Since ABC v Lenah Game Meats, the question of whether the breach of privacy was a valid cause of action has been entertained in at least two states. The most adventurous decision is arguably that of the District Court of Queensland in Grosse v Purvis  QDC 151, in which Judge Skoien awarded damages for invasion of privacy. Conversely, the existence of the tort was questioned by Justice Gillard of the Supreme Court of Victoria in Giller v Procopets  VSC 113, in which the Court doubted that the law had 'developed to the point where the law in Australia recognises an action for breach of privacy' (Giller v Procopets at para 181).
Both of these cases were settled out of court and, as a result, will not proceed to appeal. Until this tort receives the attention of an Australian appellate court, the precedential value of Grosse and Giller is limited.
The ALRC has recommended that the Commonwealth should create a private right to sue for a serious invasion of privacy. The ALRC considers that by describing the action as a tort, courts will be encouraged to draw upon established principles of tort law (which it hopes would promote a measure of certainty and consistency to the law). It also considers that the enactment of such a cause of action would bring Australia into line with recent common law developments concerning serious invasions of privacy in common law jurisdictions.
Since 2005, all Australian states have adopted uniform defamation laws.
There are three elements that must be satisfied in order to establish a claim for defamation.
Firstly, the matter complained must contain a defamatory meaning. This is capable of entailing more than one meaning and can include; an article, advertisement or report communicated via an electronic or hard-written document, a gesture or oral utterance. The matter in question may bear a direct or innuendo meaning. The latter ought to be satisfied by virtue of an objective test. Simply put, what a witness perceived to be true is irrelevant. Instead, liability only extends to defamatory imputations which a reasonable person might draw. Liability will not extend where a defamatory imputation was drawn unreasonably.
A matter will only be actionable on the condition that the defamatory imputation can be established as referring to a particular individual. In the event the plaintiff's name is omitted, reference to the plaintiff's characteristics, address and occupation can be used to bring an action against the defendant. It is a question of fact to determine whether identification has been established. Therefore, it is a question of law 'to decide whether on the evidence an ordinary sensible man could draw an inference that the article referred to the plaintiff'.
Finally, the plaintiff must prove that the matter was published by the defendant or in circumstances in which the defendant was responsible for the publication.
New South Wales: Defamation Act 2005 (NSW)
- Visscher v Maritime Union of Australia  NSWSC 350
Victoria: Defamation Act 2005 (VIC)
South Australia: Defamation Act 2005 (SA)
Northern Territory: Defamation Act 2006 (NT)
Western Australia: Defamation Act 2005 (WA)
Tasmania: Defamation Act 2005 (TAS)
Queensland: Defamation Act 2005 (QLD)
- Pingel v Toowoomba Newspapers Pty Ltd  QCA 175
Australian Capital Territory: Chapter 9 of the Civil Law (Wrongs) Act 2002 (ACT)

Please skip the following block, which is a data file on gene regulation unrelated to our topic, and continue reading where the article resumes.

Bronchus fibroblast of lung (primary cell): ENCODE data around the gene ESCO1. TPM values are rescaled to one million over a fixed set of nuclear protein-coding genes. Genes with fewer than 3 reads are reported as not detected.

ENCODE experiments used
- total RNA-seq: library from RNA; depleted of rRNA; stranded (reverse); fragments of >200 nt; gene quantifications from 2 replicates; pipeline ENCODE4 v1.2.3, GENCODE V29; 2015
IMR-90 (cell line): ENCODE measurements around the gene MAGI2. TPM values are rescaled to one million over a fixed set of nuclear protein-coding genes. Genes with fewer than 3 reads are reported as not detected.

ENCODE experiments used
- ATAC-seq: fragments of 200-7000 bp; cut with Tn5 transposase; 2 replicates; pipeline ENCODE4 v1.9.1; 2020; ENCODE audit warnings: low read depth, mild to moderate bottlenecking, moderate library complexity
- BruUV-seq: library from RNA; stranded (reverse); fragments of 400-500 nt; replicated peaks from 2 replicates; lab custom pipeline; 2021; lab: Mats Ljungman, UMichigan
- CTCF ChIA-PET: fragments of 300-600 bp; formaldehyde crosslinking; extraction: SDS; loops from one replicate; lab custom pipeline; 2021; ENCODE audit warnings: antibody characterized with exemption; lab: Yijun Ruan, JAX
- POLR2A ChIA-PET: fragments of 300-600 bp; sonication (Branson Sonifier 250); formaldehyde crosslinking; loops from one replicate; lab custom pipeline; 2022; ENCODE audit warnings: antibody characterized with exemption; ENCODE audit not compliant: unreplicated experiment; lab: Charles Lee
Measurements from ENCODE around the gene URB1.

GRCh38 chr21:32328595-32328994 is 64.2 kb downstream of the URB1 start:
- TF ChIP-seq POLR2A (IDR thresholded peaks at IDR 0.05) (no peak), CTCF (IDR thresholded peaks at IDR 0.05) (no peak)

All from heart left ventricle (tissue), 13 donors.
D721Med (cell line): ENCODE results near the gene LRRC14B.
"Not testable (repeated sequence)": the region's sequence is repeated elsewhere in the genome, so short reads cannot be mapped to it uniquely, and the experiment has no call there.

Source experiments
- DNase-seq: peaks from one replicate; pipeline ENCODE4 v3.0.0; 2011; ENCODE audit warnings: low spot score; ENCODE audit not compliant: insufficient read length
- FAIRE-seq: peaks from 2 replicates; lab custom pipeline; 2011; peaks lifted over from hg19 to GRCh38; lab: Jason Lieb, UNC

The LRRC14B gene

One of the major and most discussed changes concerned defences to publication of defamatory statements. After the reforms, defendants can defend a defamation case on the basis of truth alone (i.e. their comments were true). Prior to the legislative changes, a number of states (including New South Wales and Tasmania) required that comments be both true, and in the public interest or public benefit, to be protected.
Other changes created by the new uniform defamation laws include limits on the maximum payout available, limitation periods for defamation, and formal recognition to any apologies made by the wrongful party.
A wrongful life claim is one in which a child plaintiff brings an action against a doctor who negligently diagnosed the plaintiff's mother. Usually, the doctor failed to diagnose rubella during the first trimester, for which there is no cure and which will inevitably cause profound disabilities in the unborn child. Had the mother been correctly diagnosed, she would have exercised her legal right to abortion.
In May 2006, the majority of the High Court of Australia rejected wrongful life, refusing to accept that life can be considered a compensable harm. This means that children who are born disabled as a result of a doctor's (admitted) negligence cannot claim damages. Parents are able to pursue 'wrongful birth' claims if the child (disabled or not) is the outcome of a negligently performed sterilisation procedure (see Cattanach v Melchior). However, post Civil Liability Act, they cannot recover the costs of raising the child in New South Wales.
Tort law occupies much of the time of the various Magistrates', Local, District and County Courts and a substantial proportion of the time of the Supreme Courts of each of the states and territories. In addition, there are numerous specialist tribunals dealing with workers' compensation and other cases. Road accident victims are far more likely to make claims and receive tort compensation than any other group  This predominance is due not so much to the law of torts, but the fact that liability insurance is compulsory by statute in all Australian states.Motor Accidents Compensation Act NSW (1999), s8
Historical Context of Legislative reform